Jaysankar De, Aswathy Sreedharan, You Li, Alan Gutierrez, Jeffrey K. Brecht, Steven A. Sargent, and Keith R. Schneider
, respectively. The short postharvest shelf life of fresh fruit like blueberries requires efficient technologies for postharvest cooling, handling, and storage to keep losses to a minimum. Blueberries, like many other small fruits that are consumed raw, have the
Konstantinos G. Batziakas, Shehbaz Singh, Kanwal Ayub, Qing Kang, Jeffrey K. Brecht, Cary L. Rivard, and Eleni D. Pliakoni
been successfully implemented for reducing postharvest losses by extending the shelf life and maintaining the quality of a variety of fruits and vegetables ( Domínguez et al., 2016 ; Kader et al., 1989 ; Mampholo et al., 2015 ; Zhang et al., 2006
Barbara L. Goulart, Philip E. Hammer, Kathleen B. Evensen, Wojciech Janisiewicz, and Fumiomi Takeda
The effects of preharvest applications of pyrrolnitrin (a biologically derived fungicide) on postharvest longevity of `Bristol' black raspberry (Rubus occidentals L.) and `Heritage' red raspberry [R. idaeus L. var. strigosus (Michx.) Maxim] were evaluated at two storage temperatures. Preharvest fungicide treatments were 200 mg pyrrolnitrin/liter, a standard fungicide treatment (captan + benomyl or iprodione) or a distilled water control applied 1 day before first harvest. Black raspberries were stored at 18 or 0 ± lC in air or 20% CO2. Red raspberries were stored at the same temperatures in air only. Pyrrolnitrin-treated berries often had less gray mold (Botrytis cinerea Pers. ex Fr.) in storage than the control but more than berries treated with the standard fungicides. Storage in a modified atmosphere of 20% CO2 greatly improved postharvest quality of black raspberries at both storage temperatures by reducing gray mold development. The combination of standard fungicide or pyrrolnitrin, high CO2, and low temperature resulted in more than 2 weeks of storage with less than 5% disease on black raspberries; however, discoloration limited marketability after≈ 8 days under these conditions. Chemical names used: 3-chloro-4-(2'-nitro-3'-chlorophenyl) -pyrrole (pyrrolnitrin); N-trichloromethylthio-4-cyclohexene-l12-dicarboximide (captan); methyl 1-(butylcarbamoyl) -2-benzimidazolecarbamate) (benomyl); 3-(3,5 -dichlorophenyl) -N-(l-methylethyl -2,4-dioxo-l-imi-dazolidinecarboxamide (Rovral, iprodione).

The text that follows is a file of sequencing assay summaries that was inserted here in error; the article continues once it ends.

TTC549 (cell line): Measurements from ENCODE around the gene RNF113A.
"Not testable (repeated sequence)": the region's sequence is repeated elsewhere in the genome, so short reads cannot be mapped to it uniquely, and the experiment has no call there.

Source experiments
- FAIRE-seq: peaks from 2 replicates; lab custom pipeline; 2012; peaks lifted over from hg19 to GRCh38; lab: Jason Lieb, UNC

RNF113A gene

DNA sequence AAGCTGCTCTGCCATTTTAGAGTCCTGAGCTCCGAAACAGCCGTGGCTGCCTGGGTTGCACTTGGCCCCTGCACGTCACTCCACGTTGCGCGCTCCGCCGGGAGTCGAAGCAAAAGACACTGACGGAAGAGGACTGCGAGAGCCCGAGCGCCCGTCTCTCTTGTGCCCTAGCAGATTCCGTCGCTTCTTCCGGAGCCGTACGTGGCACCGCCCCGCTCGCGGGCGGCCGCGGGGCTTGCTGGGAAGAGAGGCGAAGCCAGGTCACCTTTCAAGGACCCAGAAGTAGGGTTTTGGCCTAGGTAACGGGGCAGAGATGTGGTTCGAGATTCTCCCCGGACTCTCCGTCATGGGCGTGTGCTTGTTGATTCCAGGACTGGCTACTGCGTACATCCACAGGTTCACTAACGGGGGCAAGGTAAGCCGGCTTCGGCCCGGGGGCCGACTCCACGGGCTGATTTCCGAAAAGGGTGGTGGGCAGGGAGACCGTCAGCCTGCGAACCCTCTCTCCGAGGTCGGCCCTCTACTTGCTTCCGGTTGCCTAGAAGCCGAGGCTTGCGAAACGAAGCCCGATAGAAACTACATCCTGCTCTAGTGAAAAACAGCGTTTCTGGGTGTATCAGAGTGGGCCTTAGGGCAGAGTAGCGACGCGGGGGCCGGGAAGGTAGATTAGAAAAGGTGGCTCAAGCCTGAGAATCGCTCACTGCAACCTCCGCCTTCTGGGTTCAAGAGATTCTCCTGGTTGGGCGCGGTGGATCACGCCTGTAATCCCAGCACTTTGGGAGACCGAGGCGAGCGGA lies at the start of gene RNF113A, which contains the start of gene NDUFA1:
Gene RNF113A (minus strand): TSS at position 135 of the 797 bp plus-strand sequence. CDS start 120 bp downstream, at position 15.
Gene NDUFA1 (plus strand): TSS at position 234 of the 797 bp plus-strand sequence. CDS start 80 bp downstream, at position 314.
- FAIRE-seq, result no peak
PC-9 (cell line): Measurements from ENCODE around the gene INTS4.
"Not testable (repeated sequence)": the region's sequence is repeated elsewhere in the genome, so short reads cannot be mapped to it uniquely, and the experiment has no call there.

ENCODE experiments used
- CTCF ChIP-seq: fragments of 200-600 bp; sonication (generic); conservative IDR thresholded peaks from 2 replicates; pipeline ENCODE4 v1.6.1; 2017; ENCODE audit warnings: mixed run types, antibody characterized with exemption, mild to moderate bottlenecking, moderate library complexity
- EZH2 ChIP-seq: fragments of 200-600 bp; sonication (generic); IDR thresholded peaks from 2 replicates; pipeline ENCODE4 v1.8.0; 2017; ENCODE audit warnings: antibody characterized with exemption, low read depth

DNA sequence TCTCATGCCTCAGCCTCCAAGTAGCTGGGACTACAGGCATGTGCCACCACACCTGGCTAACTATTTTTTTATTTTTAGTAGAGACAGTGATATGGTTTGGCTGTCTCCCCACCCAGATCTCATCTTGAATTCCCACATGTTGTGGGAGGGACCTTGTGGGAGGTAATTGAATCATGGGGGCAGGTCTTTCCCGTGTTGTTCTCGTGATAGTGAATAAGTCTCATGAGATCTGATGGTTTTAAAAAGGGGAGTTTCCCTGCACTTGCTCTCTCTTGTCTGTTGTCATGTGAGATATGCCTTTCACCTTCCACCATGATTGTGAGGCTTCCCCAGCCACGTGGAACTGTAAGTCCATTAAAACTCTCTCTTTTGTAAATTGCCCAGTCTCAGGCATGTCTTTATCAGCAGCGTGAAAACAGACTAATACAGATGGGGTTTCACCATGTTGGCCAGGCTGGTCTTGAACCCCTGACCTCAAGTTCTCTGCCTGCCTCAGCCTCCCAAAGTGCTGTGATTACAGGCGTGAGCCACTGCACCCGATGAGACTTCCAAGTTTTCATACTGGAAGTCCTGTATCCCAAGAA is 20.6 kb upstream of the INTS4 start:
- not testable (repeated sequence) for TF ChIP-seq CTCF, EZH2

Allyson M. Blodgett, David J. Beattie, and John W. White
Impatiens wallerana `Accent Red' were grown in a peat : perlite : vermiculite (PPV) or bark : peat : perlite (BPP) medium amended with SuperSorb-C (SS) or Soil Moist (SM) hydrophilic polymer and/or AquaGro-G (AG) wetting agent. In PPV or BPP, neither SS nor SM significantly increased shoot dry weight. In PPV, quality ratings were higher for plants grown in nonamended or SS- or SM- amended medium than for plants in AG-amended medium. In BPP, quality ratings were highest for plants grown in nonamended, AG-, or SM + AG-treated medium. Number of days from final irrigation to permanent wilting point (PWP) was greater in AG, SS + AG, or SM + AG treatments in PPV than in control, SS, or SM treatments, due to smaller plants in AG-amended media. In both media, root dry weight was not significantly greater with the use of either hydrophilic polymer or wetting agent. However, in PPV, AG suppressed root growth compared to the control.
Ahmed El Ghaouth, Joseph Arul, Rathy Ponnampalam, and Francois Castaigne
The effect of chitosan coating on green peppers and cucumbers stored at 13°C and 85% R.H. on weight loss, quality and respiration was assessed. Chitosan coating markedly reduced the weight loss of both green peppers and cucumbers, with greater effect at higher concentration. In addition, color loss, wilting, decay and respiration was significantly lower in coated fruits than in the control.
The results of this study indicate that the mechanism by which chitosan coating delay senescence in green peppers and cucumbers is more likely due to its ability to alleviate water stress than to modify the internal microatmosphere.